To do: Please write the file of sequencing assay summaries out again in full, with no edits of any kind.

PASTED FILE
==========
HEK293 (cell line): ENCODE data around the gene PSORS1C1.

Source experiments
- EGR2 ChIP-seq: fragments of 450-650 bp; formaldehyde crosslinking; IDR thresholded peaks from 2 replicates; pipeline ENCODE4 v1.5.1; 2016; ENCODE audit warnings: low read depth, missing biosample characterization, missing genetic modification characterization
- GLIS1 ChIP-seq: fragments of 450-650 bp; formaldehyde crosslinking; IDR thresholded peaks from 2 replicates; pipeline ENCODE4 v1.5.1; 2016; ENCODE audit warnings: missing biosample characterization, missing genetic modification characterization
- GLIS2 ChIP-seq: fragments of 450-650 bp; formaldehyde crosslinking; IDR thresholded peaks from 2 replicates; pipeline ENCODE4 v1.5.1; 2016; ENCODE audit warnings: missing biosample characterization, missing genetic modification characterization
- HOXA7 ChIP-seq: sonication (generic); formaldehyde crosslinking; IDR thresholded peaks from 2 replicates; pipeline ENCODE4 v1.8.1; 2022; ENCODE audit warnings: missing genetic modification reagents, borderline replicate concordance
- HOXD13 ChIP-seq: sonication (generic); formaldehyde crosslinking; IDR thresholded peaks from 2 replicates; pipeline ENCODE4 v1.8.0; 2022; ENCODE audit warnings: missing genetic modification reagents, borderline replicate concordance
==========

HEK293 (cell line): ENCODE data around the gene PSORS1C1.

Source experiments
- EGR2 ChIP-seq: fragments of 450-650 bp; formaldehyde crosslinking; IDR thresholded peaks from 2 replicates; pipeline ENCODE4 v1.5.1; 2016; ENCODE audit warnings: low read depth, missing biosample characterization, missing genetic modification characterization
- GLIS1 ChIP-seq: fragments of 450-650 bp; formaldehyde crosslinking; IDR thresholded peaks from 2 replicates; pipeline ENCODE4 v1.5.1; 2016; ENCODE audit warnings: missing biosample characterization, missing genetic modification characterization
- GLIS2 ChIP-seq: fragments of 450-650 bp; formaldehyde crosslinking; IDR thresholded peaks from 2 replicates; pipeline ENCODE4 v1.5.1; 2016; ENCODE audit warnings: missing biosample characterization, missing genetic modification characterization
- HOXA7 ChIP-seq: sonication (generic); formaldehyde crosslinking; IDR thresholded peaks from 2 replicates; pipeline ENCODE4 v1.8.1; 2022; ENCODE audit warnings: missing genetic modification reagents, borderline replicate concordance
- HOXD13 ChIP-seq: sonication (generic); formaldehyde crosslinking; IDR thresholded peaks from 2 replicates; pipeline ENCODE4 v1.8.0; 2022; ENCODE audit warnings: missing genetic modification reagents, borderline replicate concordance